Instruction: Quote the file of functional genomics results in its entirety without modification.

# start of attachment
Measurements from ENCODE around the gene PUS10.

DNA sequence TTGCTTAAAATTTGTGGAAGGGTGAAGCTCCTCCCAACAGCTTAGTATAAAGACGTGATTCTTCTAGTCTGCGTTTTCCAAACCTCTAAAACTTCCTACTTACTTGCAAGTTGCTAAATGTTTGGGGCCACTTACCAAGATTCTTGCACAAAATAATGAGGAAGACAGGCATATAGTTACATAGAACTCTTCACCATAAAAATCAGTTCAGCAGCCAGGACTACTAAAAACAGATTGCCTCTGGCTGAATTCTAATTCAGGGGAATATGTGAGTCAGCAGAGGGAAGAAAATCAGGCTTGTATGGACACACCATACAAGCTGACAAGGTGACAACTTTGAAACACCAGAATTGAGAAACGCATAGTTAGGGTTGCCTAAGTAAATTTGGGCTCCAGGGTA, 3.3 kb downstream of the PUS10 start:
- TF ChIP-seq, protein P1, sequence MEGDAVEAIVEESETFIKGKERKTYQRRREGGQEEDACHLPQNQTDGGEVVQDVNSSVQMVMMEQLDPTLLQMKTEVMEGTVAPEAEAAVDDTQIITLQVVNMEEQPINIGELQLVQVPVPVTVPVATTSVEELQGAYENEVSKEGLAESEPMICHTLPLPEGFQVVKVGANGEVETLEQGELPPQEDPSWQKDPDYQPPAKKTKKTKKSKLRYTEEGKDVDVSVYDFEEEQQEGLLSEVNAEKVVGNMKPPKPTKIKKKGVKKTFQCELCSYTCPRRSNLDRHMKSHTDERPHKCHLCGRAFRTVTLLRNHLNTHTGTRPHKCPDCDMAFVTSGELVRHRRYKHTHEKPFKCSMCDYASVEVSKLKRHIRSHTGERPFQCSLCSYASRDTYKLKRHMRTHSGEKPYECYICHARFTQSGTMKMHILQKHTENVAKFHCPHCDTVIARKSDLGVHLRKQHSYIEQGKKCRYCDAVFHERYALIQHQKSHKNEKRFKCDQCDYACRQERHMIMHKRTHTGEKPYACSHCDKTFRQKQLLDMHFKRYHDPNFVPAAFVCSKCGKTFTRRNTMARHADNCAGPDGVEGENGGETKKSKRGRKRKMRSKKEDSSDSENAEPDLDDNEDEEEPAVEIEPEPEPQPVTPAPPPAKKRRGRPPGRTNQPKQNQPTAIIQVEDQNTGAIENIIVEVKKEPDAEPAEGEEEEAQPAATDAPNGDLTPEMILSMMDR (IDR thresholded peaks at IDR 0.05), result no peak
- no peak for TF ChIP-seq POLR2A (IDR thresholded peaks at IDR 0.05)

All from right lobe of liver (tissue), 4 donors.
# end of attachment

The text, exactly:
Measurements from ENCODE around the gene PUS10.

DNA sequence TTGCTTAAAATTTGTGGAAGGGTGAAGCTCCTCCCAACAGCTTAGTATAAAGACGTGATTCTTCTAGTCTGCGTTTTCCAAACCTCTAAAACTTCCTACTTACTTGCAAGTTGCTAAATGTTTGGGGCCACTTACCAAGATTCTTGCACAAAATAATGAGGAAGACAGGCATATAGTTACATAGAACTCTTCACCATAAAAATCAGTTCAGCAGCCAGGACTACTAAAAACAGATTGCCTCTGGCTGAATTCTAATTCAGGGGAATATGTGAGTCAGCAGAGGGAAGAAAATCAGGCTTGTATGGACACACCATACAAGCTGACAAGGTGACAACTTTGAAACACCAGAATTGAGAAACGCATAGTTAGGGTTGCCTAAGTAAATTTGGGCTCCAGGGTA, 3.3 kb downstream of the PUS10 start:
- TF ChIP-seq, protein P1, sequence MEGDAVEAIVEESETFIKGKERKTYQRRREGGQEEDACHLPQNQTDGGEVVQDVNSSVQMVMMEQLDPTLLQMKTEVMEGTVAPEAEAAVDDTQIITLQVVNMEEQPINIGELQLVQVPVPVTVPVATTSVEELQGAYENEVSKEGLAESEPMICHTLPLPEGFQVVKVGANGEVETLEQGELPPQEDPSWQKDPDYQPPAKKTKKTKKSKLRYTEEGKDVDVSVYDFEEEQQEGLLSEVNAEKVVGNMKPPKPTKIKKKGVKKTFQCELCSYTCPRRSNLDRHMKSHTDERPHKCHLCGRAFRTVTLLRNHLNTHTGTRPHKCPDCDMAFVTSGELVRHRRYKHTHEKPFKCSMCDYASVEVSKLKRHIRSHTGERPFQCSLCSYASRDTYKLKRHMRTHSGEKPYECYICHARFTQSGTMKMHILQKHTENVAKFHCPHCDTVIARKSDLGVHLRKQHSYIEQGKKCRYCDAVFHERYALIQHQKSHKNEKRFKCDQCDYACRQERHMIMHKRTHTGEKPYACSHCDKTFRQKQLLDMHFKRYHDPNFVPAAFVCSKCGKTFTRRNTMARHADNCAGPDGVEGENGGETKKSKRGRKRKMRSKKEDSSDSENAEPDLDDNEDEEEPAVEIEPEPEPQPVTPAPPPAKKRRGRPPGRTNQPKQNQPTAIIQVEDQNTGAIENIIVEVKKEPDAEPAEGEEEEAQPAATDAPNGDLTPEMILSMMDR (IDR thresholded peaks at IDR 0.05), result no peak
- no peak for TF ChIP-seq POLR2A (IDR thresholded peaks at IDR 0.05)

All from right lobe of liver (tissue), 4 donors.